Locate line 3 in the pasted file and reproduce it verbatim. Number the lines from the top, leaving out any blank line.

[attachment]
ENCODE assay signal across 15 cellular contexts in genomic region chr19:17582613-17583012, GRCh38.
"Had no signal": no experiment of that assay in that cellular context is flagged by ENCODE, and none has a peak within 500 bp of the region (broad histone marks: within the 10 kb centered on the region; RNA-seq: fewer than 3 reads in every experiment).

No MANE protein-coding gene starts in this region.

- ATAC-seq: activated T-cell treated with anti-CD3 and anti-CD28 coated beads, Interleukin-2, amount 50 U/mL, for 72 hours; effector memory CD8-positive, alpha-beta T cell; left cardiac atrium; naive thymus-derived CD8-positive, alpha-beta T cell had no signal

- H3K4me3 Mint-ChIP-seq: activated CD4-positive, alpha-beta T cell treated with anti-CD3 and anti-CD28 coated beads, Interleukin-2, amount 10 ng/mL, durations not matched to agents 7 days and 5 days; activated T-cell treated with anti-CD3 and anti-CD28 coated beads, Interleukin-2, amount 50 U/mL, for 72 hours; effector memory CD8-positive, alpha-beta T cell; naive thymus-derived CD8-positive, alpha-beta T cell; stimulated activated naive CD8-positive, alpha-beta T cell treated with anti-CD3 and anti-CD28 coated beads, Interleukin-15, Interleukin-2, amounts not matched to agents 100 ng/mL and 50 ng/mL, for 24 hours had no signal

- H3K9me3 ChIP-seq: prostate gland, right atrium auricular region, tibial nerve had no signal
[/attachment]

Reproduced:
No MANE protein-coding gene starts in this region.